For the risk related to some CD patients potentially possessing a sensitivity to oats, the notion of how “ pure oats” are practically defined prompted us to explore whether oats used in studies prior to these findings were truly pure. Is it possible that feeding studies inadvertently provided oat servings to study subjects, assuming them pure, but they were intermittently contaminated with GCGs? Could this explain inconsistent clinical outcomes to date as well?
A recent theoretical analysis was performed following this premise ( 14 ), where out of 433 oat feeding studies considered, 12 were found suitable for meta-analysis and statistical comparison of suspected oat purity vs. subjects encountering adverse reactions. These 12 studies were mentioned by Spector Cohen et al. since they are key contributors to the oat safety for CD patient debate. For these 12 studies, it was found that three used straight commercial oats known to be highly GCG contaminated ( 3 – 6 ), eight used GF oats under a 200-ppm gluten maximum (the standard of the time) and one used oats under today’s 20-ppm maximum (but prior to recent GCG revelations). Using cited study dosages and published contamination rates for these three oat “ purity classes,” adverse clinical and morphological reaction rates were regressed against theoretical gluten doses (due to presumed GCG contamination). A statistically significant positive trend was uncovered with higher adverse clinical reaction rates coming from studies with presumed less pure oats used; P = 0. 0006. Adding one more supporting datum to this trend, a recent double-blind, randomized, placebo-controlled trial shows that feeding well-controlled pure nonreactive (i. e., gluten-free) oats are safe to children with celiac disease ( 15 ).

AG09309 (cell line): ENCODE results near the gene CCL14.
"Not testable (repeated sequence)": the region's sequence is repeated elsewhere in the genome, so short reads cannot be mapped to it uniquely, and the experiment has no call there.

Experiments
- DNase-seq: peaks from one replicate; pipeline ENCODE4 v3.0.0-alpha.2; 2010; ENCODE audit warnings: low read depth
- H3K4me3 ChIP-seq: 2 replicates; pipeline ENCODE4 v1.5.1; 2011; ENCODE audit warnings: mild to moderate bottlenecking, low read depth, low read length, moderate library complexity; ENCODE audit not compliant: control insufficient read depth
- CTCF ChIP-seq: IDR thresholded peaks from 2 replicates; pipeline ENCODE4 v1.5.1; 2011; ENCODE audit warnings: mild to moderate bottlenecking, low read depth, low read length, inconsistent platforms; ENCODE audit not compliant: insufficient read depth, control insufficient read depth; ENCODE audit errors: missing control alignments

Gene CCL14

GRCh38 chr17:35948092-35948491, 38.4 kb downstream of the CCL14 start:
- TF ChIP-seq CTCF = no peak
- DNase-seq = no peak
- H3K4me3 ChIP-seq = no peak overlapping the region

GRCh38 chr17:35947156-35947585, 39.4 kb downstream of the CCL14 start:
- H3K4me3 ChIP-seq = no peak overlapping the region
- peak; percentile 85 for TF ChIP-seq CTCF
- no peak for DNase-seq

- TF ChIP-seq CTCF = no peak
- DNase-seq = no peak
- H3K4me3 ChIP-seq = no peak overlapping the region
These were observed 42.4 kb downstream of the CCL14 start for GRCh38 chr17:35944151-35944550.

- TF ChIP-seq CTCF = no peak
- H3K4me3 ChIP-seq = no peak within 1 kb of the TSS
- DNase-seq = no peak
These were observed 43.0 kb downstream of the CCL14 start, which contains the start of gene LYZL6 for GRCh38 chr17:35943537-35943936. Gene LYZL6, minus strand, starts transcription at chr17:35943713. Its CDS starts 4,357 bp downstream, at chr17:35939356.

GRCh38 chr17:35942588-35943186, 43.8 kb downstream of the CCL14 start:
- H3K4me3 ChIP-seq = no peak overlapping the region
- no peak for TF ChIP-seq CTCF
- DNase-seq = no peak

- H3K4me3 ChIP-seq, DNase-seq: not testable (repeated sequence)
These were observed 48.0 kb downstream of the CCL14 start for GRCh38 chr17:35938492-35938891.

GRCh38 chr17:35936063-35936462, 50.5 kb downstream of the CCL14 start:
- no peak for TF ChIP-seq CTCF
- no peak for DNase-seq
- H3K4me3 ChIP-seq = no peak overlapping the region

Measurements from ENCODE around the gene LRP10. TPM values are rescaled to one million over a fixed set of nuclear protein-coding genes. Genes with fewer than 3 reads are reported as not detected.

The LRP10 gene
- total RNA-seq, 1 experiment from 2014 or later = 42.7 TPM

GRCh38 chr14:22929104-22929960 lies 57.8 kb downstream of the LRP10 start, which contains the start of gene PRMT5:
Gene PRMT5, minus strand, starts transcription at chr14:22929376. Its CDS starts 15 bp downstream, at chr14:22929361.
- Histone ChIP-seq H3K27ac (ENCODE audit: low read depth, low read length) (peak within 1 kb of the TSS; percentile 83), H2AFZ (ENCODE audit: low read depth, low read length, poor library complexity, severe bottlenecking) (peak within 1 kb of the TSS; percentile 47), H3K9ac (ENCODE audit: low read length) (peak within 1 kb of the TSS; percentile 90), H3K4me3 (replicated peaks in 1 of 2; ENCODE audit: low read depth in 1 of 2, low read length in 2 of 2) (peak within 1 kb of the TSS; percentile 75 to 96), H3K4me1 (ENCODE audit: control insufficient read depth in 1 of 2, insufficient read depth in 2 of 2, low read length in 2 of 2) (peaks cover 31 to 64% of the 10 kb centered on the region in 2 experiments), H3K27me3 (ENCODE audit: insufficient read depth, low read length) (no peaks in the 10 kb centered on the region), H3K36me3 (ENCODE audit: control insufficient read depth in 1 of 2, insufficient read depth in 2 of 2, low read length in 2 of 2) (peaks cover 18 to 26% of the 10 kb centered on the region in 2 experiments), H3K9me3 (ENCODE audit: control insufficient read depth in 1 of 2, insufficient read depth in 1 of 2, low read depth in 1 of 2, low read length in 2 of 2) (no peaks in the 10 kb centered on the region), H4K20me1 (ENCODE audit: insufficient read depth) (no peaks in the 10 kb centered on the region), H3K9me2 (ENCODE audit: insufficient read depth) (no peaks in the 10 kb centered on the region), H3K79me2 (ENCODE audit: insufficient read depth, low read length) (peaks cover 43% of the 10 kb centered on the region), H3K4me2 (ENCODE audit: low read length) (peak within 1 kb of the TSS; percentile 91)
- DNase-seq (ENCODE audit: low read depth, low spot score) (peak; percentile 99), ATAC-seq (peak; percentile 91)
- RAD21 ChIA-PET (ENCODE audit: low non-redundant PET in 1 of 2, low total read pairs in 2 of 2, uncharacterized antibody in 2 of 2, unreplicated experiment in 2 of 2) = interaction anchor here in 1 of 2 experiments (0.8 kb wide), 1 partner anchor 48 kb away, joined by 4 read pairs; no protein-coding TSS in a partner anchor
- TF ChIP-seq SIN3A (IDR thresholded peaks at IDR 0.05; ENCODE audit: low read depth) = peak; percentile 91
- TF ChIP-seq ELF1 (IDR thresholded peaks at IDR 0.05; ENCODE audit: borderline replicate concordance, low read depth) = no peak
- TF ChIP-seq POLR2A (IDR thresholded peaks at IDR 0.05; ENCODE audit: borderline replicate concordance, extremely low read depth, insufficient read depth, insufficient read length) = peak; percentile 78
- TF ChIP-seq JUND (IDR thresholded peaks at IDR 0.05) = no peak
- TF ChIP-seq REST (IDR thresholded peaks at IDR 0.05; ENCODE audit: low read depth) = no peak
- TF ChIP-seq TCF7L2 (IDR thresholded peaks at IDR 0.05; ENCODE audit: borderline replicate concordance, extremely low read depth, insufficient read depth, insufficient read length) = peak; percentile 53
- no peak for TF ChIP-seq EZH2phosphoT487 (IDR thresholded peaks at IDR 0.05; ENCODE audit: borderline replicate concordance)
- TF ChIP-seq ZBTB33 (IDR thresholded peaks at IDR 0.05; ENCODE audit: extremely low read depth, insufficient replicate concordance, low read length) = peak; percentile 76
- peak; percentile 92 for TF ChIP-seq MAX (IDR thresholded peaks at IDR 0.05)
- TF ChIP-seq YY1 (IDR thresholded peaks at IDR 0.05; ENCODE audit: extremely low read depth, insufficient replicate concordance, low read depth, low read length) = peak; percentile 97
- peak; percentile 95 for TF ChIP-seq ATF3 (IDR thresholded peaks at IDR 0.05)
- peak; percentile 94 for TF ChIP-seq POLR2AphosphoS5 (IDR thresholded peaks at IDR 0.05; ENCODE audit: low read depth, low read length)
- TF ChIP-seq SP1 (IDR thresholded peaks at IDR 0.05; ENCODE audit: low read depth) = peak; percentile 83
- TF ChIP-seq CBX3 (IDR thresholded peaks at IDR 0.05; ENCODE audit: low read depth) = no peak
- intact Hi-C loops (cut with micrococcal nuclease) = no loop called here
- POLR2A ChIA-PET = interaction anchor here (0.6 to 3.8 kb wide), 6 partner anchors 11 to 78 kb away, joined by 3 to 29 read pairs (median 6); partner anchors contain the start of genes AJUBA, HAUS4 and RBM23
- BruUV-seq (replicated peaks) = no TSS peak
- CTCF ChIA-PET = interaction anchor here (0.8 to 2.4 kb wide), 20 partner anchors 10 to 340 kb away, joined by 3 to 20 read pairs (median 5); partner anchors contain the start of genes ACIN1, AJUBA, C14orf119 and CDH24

So, since conflicting clinical feeding study outcomes exist, and adverse study outcomes correlate strongly with likely oat purity, we believe the jury is still out regarding whether some CD patients possess a sensitivity to “ pure” oats. It is possible that the inconsistent study outcomes are explained by the differences in study oats rather than the differences in study subjects. This would not be settled until clinical trials using today’s high purity oats are conducted, a prudent next step. In the meantime, we believe that the risk to CD patients reacting negatively to pure oats should be viewed in the context of these findings.
Regarding the risk which CD patients face due to oat contamination, this is clearly real and believed understated by the authors, but great strides have been made and statistically verified that “ serving level compliance” GF oats are now available.
In summary, we believe the caution the authors appropriately recommend for inclusion of oats in CD patient’s GFD should be exercised from a perspective of oat purity, both from a contamination risk standpoint as well as a potential oat sensitivity one. By doing so, clinicians and CD patients can more appropriately weigh oat’s benefits against probable risks, and investigators can pursue an unambiguous conclusion to the “ CD patient pure oat sensitivity” debate.
Both authors worked on this response and agreed on the final version of this manuscript.
This work was supported by PepsiCo Inc.
Conflict of Interest
RF and YC are salaried employees of PepsiCo Inc. or Quaker Foods and Snacks (QFS), a subsidiary of PepsiCo Inc., which funded this research. QFS has a commercial interest in gluten-free foods. The funder was not involved in study design, collection, analysis, interpretation of data, or the writing of this article but did review the article approving it for publication. The views expressed in this manuscript however are those of the authors and do not necessarily reflect the position or policy of PepsiCo Inc.